Google shuts down Stadia, its game streaming service. Will refund customers money spent

Google Stadia, the company’s game streaming service, has come to an end. The company has announced that it’s shutting down the Stadia game store and shutting down its streaming servers, and customers have little reason to worry about having supported the platform for the past few years. That’s because all purchases of Stadia hardware and software made through the Google Store will be refunded back to users.

Google Stadia closes in January

Google representatives, led by Phil Harrison (General Manager Stadia), have announced that the Stadia servers will be shut down on January 18, 2023. Customers will get their money back on games and Chromecast devices or controllers they bought directly from Google, but those who had active Pro subscriptions will not get their money back. The deadline for the refund is mid-January.

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Already the game store has been closed and you can no longer buy new titles on Stadia, and those with Pro subscriptions will be able to keep them without being charged until the end of service.

Stadia hasn’t “caught on” with the public in the few years it’s been up and running mainly because of the fear that Google could shut down the service at any time. The streaming service offered access to a virtual computer from a server, where you could play the latest titles without having to buy the hardware capable of running them. The problem was that the games had to be bought at full price and could not be accessed from other platforms. For example, you couldn’t play a title bought on Stadia locally even if you had compatible hardware. This kept many gamers away from the service.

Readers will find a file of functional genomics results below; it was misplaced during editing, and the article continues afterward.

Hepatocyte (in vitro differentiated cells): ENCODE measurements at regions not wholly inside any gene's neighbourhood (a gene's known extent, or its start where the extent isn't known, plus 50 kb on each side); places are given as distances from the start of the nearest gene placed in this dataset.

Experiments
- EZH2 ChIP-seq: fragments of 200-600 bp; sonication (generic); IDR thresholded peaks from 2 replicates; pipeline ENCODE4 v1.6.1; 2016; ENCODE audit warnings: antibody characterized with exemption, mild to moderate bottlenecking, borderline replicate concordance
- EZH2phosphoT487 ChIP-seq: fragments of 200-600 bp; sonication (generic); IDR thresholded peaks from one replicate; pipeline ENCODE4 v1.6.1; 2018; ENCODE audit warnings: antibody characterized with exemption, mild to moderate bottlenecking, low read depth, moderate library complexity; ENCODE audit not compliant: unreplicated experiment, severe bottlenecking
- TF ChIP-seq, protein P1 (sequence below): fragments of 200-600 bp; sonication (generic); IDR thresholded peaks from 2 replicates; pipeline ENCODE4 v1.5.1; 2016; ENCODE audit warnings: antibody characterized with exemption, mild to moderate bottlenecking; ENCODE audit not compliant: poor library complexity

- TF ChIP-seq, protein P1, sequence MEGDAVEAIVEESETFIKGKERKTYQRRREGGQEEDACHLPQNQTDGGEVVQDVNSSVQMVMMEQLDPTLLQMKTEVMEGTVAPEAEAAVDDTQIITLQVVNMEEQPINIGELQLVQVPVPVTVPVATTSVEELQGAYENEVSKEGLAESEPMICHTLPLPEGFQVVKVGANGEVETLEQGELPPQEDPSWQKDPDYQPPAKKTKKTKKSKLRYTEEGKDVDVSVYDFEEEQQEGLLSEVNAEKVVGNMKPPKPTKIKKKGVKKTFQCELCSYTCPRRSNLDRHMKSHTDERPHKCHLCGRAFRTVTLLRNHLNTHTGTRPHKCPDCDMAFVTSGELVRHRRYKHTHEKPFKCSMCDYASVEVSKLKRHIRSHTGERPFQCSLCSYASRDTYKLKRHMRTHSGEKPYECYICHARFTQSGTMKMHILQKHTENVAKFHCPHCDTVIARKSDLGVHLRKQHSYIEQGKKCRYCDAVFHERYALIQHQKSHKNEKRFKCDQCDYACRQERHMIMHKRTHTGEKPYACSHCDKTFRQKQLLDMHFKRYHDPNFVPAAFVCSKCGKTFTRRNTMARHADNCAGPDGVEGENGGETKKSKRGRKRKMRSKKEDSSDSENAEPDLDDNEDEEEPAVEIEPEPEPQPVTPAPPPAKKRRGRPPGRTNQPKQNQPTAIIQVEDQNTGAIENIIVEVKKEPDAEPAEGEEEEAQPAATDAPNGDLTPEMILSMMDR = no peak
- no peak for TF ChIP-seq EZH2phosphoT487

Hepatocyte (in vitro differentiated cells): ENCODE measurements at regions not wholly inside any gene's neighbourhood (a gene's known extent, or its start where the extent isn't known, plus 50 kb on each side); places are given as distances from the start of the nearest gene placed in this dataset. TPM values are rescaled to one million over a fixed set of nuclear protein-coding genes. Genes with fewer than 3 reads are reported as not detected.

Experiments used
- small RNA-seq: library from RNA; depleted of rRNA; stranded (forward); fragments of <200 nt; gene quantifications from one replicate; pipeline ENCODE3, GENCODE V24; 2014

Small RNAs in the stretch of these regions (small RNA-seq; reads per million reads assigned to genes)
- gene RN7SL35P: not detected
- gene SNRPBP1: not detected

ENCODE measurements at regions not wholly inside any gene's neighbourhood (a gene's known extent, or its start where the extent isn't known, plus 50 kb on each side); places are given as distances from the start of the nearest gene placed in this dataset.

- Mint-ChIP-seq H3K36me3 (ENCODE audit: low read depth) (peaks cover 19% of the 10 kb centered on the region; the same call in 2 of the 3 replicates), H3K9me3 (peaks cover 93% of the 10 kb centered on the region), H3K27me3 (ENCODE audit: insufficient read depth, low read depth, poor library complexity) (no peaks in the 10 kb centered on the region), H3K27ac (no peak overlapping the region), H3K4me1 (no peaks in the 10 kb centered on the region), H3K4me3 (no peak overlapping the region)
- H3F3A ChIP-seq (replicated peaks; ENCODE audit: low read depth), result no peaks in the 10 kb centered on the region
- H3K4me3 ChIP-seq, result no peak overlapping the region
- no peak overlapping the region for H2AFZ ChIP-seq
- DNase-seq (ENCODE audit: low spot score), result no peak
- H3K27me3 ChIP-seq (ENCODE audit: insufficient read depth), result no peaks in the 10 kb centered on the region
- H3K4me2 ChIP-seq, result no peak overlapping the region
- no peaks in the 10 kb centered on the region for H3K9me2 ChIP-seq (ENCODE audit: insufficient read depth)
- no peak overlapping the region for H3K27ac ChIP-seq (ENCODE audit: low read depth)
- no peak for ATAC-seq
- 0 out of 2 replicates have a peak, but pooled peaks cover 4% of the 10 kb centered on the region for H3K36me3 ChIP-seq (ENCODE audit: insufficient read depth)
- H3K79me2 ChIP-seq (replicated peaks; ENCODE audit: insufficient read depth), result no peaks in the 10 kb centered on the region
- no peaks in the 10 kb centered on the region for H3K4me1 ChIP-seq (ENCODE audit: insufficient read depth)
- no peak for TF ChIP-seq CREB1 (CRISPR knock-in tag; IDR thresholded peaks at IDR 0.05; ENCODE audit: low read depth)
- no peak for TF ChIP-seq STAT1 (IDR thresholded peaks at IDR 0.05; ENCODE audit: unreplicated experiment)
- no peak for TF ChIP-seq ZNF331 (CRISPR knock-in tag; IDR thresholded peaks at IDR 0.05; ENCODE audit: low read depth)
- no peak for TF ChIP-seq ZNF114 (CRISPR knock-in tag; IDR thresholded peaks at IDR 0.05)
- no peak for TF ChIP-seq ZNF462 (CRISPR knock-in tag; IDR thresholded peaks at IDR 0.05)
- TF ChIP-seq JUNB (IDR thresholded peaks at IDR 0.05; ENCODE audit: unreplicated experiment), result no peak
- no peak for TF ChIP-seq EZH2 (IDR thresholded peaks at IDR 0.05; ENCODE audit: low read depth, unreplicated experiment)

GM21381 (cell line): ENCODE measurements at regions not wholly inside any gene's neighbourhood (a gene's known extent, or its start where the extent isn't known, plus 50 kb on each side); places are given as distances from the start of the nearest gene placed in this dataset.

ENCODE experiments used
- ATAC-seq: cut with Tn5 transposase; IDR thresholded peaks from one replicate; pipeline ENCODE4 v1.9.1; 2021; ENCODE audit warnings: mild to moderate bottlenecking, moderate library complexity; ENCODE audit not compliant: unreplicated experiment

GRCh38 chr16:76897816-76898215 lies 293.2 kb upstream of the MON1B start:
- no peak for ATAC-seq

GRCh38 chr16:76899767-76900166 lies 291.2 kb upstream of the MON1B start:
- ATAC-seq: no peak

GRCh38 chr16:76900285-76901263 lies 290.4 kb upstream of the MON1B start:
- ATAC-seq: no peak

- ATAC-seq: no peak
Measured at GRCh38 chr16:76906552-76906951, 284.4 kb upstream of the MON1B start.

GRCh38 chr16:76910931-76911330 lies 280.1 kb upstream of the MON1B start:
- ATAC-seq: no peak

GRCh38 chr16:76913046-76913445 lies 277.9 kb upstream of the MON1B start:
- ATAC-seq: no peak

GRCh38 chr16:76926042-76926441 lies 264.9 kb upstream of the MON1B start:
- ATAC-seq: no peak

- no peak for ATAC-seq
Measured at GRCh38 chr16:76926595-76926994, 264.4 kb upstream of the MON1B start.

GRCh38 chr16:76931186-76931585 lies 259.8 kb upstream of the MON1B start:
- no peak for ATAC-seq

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Big names like Microsoft, Sony and NVIDIA remain in the streaming market.

Nor does Google seem to have invested much effort beyond developing Stadia technology to popularise the service. Game releases were often delayed, game prices were quite high, and the Stadia store was the only place to buy games, so there was a monopoly on the store that kept prices up in the absence of competition.

Although it was one of the big players that jumped in first for game streaming services, Google is also among the first to leave the area. Solutions from Microsoft, Sony and NVIDIA seem to be having a bit more success, mainly due to the fact that games on their services can also be downloaded locally to play on compatible hardware.

Google says Stadia employees will be redeployed within the company and that technologies developed for the game streaming service will be integrated into other products, such as YouTube, Google Play and the augmented reality area.

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